Comparing carbon sequestration in an oil reservoir to sequestration in a brine formation-field study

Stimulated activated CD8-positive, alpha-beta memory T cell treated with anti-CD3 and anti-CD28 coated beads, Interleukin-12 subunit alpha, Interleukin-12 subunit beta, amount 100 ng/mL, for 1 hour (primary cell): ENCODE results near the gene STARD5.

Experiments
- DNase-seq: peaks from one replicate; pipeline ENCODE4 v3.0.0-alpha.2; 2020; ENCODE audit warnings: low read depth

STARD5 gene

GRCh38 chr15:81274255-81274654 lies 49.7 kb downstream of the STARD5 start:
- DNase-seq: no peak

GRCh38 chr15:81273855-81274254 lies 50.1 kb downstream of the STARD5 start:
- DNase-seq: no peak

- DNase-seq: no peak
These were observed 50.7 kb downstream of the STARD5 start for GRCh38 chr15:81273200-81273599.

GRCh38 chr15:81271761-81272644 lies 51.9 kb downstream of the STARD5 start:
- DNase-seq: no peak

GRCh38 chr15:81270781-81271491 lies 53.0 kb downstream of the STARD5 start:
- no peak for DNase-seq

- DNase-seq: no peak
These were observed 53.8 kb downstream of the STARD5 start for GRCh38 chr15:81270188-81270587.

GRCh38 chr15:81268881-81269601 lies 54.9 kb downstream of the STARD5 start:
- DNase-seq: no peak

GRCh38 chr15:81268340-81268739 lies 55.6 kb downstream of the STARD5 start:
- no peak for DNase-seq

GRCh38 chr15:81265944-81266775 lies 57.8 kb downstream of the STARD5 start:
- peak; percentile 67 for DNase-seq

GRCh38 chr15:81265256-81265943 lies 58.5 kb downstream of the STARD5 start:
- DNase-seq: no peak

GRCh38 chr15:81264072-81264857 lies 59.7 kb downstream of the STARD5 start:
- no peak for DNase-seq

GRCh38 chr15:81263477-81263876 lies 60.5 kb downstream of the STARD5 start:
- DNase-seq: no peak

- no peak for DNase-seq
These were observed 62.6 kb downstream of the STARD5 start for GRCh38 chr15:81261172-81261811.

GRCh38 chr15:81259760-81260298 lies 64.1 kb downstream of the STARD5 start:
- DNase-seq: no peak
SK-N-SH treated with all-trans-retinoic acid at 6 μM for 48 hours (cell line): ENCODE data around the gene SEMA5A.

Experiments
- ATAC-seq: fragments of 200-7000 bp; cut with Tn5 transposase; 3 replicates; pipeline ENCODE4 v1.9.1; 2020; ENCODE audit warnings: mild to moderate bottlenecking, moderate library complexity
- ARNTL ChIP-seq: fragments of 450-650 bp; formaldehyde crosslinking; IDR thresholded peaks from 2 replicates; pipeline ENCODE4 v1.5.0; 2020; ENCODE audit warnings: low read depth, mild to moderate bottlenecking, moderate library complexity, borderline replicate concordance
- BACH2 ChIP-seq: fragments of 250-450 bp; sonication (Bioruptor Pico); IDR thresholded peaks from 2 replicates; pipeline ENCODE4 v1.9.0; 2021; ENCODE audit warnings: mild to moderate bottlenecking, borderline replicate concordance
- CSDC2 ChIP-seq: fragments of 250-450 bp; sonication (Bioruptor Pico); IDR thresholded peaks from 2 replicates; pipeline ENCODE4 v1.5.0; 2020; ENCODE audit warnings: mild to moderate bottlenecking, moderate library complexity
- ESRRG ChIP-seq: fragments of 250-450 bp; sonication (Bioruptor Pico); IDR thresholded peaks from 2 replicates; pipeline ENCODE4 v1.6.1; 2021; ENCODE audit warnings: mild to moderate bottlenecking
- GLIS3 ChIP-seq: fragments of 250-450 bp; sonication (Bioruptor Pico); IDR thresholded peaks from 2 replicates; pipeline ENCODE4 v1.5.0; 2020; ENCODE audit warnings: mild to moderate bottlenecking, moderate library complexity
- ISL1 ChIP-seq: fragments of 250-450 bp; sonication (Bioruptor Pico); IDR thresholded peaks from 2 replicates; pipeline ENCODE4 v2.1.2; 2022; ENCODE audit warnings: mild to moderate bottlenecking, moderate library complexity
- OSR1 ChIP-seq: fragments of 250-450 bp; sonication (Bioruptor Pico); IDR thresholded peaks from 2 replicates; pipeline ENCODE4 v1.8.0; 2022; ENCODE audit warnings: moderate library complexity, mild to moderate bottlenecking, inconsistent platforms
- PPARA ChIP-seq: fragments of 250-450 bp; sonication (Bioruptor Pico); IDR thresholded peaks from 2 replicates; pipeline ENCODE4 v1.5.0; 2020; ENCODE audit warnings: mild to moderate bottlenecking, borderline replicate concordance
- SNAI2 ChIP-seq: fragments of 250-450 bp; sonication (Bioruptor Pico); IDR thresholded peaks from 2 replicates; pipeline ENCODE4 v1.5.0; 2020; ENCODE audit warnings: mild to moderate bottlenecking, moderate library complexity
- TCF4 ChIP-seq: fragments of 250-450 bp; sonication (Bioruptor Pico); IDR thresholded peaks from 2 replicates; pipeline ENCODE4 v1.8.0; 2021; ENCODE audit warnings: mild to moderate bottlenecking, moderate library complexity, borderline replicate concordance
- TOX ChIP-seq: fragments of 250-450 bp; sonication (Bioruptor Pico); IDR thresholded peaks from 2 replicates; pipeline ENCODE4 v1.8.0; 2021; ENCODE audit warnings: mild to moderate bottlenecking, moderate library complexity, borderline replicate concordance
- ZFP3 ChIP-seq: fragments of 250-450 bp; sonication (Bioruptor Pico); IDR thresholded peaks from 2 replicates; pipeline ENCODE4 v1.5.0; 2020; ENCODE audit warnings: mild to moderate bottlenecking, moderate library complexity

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Geologic sequestration of CO2 in an oil reservoir is generally considered a different class than sequestration in formations which contain only brine. In this paper, the significance and validity of this conceptualization is examined by comparing the performance of CO2 injected into a depleted oil reservoir with the performance of similar injection into non-oil bearing sandstones using a field test at Cranfield Field, Mississippi as a case study. The differences considered are: (1)Residual oil in the reservoir slightly reduces the CO2 breakthrough time and rate of pressure build up as compared to a reservoir containing only brine, because under miscible conditions, more CO2 dissolves into oil than in to brine. (2)Dense wells provide improved assessment of the oil reservoir quality leading to improved prediction as well as verification of CO2 movement in this reservoir as compared to the sparsely characterized brine leg. The value of this information exceeds the risk of leakage. Assessment of the difference made by the presence of residual oil requires a good understanding reservoir properties to predict oil and gas distribution. Stratal slicing, attribute analysis and petrographic analyses are used to define the reservoir architecture. Real-time pressure response at a dedicated observation well and episodic pressure mapping has been conducted in the reservoir under flood since mid-2008; comparison measurements are planned for 2009 in down-dip environments lacking hydrocarbons. Model results using GEM compositional simulator compare well in general to measured reservoir response under CO2 flood; imperfections in model match of flood history document uncertainties Time laps RST logging is underway to validate fluid composition and migration models. Monitoring assessing the performance of the wells during the injection of CO2 suggests that the value of wells to provide field data for characterization exceeds the risk of leakage.